Obesity among people who eat a high-fat diet may involve injury to neurons, or nerve cells, in a key part of the brain that controls body weight, according to the authors of a new animal study. The results will be presented Tuesday at The Endocrine Society's 93rd Annual Meeting in Boston.
"The possibility that brain injury may be a consequence of the overconsumption of a typical American diet offers a new explanation for why sustained weight loss is so difficult for most obese individuals to achieve," said presenting author Joshua Thaler, MD, PhD, a faculty member with the Diabetes and Obesity Center of Excellence at the University of Washington in Seattle.
Thaler and his colleagues studied the brains of rodents for the short-term and long-term effects of eating a high-fat diet. After giving groups of six to 10 rats and mice a high-fat diet for periods from one day to eight months, the researchers performed detailed biochemical, imaging and cell sorting analyses on the animals' brains.
Within the first three days of consuming a diet that had a similar fat content to the typical American diet, rats consumed nearly double their usual daily amount of calories, Thaler reported. Rats and mice fed the high-fat diet gained weight throughout the study. These rodents developed inflammation in the hypothalamus, the part of the brain containing neurons that control body weight. At the same time, a group of support cells called glia and scavenger cells called microglia accumulated in the hypothalamus and appeared to become activated. Although this collective response to brain inflammation—called gliosis—subsided days later, it recurred after four weeks.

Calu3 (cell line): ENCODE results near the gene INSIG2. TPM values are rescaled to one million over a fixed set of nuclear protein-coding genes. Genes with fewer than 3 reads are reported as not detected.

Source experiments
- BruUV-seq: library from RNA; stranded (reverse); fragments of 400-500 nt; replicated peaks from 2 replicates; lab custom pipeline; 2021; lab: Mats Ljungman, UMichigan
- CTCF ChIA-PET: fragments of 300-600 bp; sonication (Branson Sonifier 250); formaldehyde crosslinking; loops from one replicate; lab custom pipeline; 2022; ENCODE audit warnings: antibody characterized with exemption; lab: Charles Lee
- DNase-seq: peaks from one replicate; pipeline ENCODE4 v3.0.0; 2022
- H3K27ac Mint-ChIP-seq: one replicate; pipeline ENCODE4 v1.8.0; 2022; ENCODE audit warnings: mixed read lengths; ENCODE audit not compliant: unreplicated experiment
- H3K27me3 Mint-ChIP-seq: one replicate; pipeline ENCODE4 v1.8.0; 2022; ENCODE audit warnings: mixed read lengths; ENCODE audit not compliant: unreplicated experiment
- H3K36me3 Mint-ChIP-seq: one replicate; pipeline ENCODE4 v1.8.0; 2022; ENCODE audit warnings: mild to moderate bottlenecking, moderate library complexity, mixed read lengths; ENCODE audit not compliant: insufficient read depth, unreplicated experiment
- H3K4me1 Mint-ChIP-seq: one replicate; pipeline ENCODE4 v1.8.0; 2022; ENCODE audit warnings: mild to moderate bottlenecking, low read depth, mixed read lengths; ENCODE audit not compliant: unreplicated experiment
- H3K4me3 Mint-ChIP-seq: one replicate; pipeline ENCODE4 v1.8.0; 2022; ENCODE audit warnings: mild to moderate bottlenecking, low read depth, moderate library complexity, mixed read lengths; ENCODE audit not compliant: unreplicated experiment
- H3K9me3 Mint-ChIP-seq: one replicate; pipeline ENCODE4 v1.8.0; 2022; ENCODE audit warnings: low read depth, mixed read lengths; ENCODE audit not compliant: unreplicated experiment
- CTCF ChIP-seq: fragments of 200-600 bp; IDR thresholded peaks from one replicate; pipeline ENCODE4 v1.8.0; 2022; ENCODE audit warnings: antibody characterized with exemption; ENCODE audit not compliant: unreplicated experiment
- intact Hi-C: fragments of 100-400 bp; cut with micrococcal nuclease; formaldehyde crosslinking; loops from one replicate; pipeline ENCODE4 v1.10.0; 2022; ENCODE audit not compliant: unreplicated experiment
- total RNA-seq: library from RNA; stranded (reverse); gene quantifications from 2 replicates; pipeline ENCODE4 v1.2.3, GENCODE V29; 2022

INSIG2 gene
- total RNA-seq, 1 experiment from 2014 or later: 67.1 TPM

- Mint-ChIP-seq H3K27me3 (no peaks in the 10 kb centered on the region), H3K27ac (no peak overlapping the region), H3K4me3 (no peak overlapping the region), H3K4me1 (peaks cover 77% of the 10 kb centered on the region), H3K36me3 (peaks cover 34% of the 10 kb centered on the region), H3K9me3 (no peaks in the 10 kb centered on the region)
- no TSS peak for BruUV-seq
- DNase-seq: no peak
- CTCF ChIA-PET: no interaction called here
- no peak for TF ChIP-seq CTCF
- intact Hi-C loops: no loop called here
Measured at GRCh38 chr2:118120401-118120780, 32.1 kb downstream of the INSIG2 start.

"Gliosis is thought to be the brain equivalent of wound healing and is typically seen in conditions of neuronal injury, such as stroke and multiple sclerosis," Thaler said. "We speculate that the early gliosis that we saw may be a protective response that fails over time."
In their experiments, Thaler said they also detected damage to, and eventual loss of, critical weight-regulating neurons. These neurons, called pro-opiomelanocortin (POMC) neurons, were reduced in number by month 8 of the high-fat diet in mice, according to Thaler. These results were not present in same-age rodents fed standard chow.
It is not yet clear whether this presumed neuronal injury is permanent, but it may contribute to weight gain, he stated.
This research, which was funded by the National Institute of Diabetes and Digestive and Kidney Diseases, provides a new potential target for obesity treatment, Thaler concluded.
"If new medicines can be designed that limit neuron injury during overeating, they may be effective in combating the obesity epidemic," he said.